Professor, DMSc, Ulf Simonsen from Aarhus University, Denmark, knew that he and his research group had made an important discovery a few years ago, when they discovered that it was possible to inhibit the development of severe acute respiratory syndrome and damage to the lungs by blocking a potassium channel in the lungs with the drug Senicapoc. So important that he and his research colleagues together with Aarhus University patented the discovery. But at the time, he had no idea that the discovery could be of crucial importance to people infected with the corona virus, as the first pandemic of modern times spread around the world.
"We've discovered that by using Senicapoc, we can block the ion channel that sits in the cells between the lung's alveoli cavities and the blood - what we call the pulmonary barrier. By doing this, we don't treat the viral infection, but we prevent or slow the development of the disease that in turn leads to severe damage to the lungs," explains Ulf Simonsen.
In the research project for which Ulf Simonsen has now received funding, he and his colleagues will investigate whether the treatment with Senicapoc is able to reduce the amount of time spent on a ventilator during the course of the COVID infection. In other words, whether treatment with the drug can prevent the emergence of severe acute respiratory syndrome and lung damage in a way that reduces the need for a patient to be on a ventilator.
When a person is infected with COVID19, the worst case scenario is that they will suffer severe lung disease. Water in the lungs is a critical sign of this, and many patients die due to this condition, because their level of oxygen saturation falls and they suffer difficulty breathing.
"This is the situation where the need for treatment with a ventilator occurs, and it's also here that we hope the Senicapoc treatment can make a difference - if only so that the patients require a shorter period on a ventilator," says Ulf Simonsen.
The effect can be assessed within the next two months
The treatment will already begin within a few weeks at Aarhus University Hospital, Odense University Hospital and Hvidovre Hospital, where selected patients admitted with COVID-19 will be offered the chance to participate in the research project and receive treatment with Senicapoc.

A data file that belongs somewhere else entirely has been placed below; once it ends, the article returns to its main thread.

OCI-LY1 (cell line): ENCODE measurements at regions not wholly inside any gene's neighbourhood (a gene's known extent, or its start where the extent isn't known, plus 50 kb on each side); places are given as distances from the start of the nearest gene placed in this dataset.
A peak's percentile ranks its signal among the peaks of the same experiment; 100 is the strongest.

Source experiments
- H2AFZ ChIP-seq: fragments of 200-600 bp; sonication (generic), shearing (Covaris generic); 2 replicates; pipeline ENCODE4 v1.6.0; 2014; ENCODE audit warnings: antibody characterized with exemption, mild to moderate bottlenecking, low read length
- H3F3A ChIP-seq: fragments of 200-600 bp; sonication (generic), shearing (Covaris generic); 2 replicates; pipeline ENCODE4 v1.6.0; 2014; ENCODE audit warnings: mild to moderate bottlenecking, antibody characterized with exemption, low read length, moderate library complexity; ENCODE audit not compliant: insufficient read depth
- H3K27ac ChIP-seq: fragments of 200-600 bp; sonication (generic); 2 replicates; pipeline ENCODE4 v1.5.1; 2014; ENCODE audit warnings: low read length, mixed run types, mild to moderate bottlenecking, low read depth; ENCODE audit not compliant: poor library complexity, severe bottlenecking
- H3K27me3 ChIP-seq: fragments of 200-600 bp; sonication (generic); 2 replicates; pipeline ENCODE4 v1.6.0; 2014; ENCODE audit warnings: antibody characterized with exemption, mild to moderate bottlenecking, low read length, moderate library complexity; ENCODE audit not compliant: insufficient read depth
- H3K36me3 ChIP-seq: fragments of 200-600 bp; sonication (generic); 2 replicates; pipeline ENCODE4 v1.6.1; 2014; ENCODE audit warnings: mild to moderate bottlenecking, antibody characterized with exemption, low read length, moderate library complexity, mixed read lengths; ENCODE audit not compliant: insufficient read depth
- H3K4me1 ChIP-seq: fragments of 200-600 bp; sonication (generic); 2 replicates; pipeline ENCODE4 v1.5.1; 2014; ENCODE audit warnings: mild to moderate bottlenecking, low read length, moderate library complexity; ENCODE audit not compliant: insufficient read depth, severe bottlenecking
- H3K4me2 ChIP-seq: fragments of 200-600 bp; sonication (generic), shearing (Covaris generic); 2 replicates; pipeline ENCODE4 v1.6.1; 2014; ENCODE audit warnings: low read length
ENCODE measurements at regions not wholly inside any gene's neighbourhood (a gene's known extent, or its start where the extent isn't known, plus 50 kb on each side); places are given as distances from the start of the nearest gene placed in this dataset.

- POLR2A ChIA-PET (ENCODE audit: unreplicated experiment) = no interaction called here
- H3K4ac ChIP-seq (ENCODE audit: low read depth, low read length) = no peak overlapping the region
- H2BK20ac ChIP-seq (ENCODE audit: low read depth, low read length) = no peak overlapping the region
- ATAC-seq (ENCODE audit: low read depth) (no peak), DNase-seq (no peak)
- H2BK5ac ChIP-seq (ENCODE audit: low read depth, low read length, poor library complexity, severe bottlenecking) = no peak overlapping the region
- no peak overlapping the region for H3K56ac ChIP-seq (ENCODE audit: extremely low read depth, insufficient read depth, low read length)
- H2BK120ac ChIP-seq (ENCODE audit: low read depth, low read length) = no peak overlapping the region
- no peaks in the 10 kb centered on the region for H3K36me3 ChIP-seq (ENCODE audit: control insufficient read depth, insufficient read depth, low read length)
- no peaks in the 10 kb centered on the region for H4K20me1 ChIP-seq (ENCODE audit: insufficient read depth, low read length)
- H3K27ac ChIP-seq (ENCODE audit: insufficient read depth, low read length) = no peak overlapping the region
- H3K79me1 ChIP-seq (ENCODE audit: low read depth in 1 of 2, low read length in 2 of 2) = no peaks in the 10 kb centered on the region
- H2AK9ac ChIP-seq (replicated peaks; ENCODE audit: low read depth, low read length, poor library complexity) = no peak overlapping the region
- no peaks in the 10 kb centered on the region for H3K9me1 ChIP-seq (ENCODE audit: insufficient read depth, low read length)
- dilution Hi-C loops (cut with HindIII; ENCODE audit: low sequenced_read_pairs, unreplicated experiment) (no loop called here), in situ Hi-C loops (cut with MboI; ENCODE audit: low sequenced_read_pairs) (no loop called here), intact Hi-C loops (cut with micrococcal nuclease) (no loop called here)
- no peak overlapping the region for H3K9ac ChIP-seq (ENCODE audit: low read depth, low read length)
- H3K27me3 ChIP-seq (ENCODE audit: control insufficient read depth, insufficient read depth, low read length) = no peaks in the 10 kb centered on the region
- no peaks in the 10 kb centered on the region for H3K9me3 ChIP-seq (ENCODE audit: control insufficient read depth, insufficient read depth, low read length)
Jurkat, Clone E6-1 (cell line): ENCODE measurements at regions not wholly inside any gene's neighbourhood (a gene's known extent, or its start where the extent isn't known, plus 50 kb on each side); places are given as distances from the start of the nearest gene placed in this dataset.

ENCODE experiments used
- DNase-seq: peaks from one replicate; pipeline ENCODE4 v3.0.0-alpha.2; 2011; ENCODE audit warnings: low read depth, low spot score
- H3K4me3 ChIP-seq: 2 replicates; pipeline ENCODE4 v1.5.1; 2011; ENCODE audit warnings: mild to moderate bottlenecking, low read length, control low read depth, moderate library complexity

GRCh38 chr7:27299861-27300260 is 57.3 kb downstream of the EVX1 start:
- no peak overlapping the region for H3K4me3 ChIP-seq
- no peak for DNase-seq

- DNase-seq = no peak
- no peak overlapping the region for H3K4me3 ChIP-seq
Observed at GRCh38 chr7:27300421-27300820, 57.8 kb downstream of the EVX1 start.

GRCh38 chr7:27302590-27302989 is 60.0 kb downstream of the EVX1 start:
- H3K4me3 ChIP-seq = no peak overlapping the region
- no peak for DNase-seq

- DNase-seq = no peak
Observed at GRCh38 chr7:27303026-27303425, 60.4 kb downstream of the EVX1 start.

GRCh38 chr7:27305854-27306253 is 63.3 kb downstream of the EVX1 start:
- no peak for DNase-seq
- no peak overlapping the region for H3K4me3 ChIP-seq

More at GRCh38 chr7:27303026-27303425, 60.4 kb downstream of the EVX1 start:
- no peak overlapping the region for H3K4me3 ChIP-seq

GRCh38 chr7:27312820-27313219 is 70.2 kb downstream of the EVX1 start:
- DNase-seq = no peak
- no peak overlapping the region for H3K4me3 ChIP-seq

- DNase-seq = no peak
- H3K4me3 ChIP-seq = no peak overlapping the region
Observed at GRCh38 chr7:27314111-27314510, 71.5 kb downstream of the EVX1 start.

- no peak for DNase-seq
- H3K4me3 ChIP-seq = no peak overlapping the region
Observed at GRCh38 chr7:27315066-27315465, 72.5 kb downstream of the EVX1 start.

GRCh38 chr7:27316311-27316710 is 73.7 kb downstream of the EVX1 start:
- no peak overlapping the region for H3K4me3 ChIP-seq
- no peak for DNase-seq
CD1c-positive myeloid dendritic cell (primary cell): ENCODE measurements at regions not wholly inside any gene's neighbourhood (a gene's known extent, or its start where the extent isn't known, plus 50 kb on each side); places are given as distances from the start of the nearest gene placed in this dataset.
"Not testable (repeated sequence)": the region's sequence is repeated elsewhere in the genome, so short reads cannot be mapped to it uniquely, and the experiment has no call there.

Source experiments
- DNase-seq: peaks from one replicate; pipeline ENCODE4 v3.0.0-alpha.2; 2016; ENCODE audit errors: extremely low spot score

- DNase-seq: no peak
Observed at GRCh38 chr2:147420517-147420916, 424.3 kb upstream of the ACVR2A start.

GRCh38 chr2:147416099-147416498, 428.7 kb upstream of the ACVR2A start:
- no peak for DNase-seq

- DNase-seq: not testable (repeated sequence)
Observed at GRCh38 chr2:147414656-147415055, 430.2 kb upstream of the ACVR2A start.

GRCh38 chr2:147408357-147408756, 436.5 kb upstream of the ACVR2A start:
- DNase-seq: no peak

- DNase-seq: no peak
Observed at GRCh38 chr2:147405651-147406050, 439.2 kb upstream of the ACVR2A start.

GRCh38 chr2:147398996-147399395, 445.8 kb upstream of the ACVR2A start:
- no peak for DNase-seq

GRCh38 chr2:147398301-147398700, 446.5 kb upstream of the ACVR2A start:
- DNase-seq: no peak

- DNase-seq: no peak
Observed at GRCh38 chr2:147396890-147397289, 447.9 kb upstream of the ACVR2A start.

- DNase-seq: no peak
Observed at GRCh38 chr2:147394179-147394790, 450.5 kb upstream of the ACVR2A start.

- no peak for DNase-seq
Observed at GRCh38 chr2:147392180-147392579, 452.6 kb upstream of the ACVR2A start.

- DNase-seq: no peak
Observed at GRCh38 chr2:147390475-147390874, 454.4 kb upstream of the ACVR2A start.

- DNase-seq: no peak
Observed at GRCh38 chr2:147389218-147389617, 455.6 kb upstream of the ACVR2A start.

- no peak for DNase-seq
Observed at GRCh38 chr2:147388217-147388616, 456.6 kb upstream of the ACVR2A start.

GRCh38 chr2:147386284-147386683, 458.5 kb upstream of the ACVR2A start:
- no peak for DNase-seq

Treatment with the new drug begins in connection with the patients' transfer from one of the infectious diseases departments to intensive care. Ulf Simonsen believes that the project group will be able to assess whether the new treatment has reduced the number of days on the ventilator relatively quickly.
"The results still depend on how quickly we can obtain and analyse data. We won't have a complete picture immediately, but I expect that we'll be able to say whether the medicinal treatment reduces the need for ventilators within the next two months," says Ulf Simonsen.
"Everything is a little chaotic right now. We need to get all the practical aspects in place so we can already begin in April, when the disease is expected to peak in Denmark. We had planned a similar project, but now everything has to move really fast, and that demands everyone involved makes an extra effort - not least my clinical colleagues who are already busy at the hospitals," he says.
Ulf Simonsen receives a total of DKK 5.3 million for the treatment and prevention of severe pulmonary manifestations - as the professionals call it - by COVID-19 with Senicapoc (COVIPOC).
His research project is one of a total of nine research projects sharing the DKK 50 million that the Danish government has earmarked for corona-related research. The projects intend to quickly obtain new knowledge and new solutions in the fight against COVID-19, and they are being launched immediately, so that the results can benefit the public, the healthcare sector and society in general as quickly as possible.
The press release is partly based on information from the Danish Ministry of Higher Education and Science.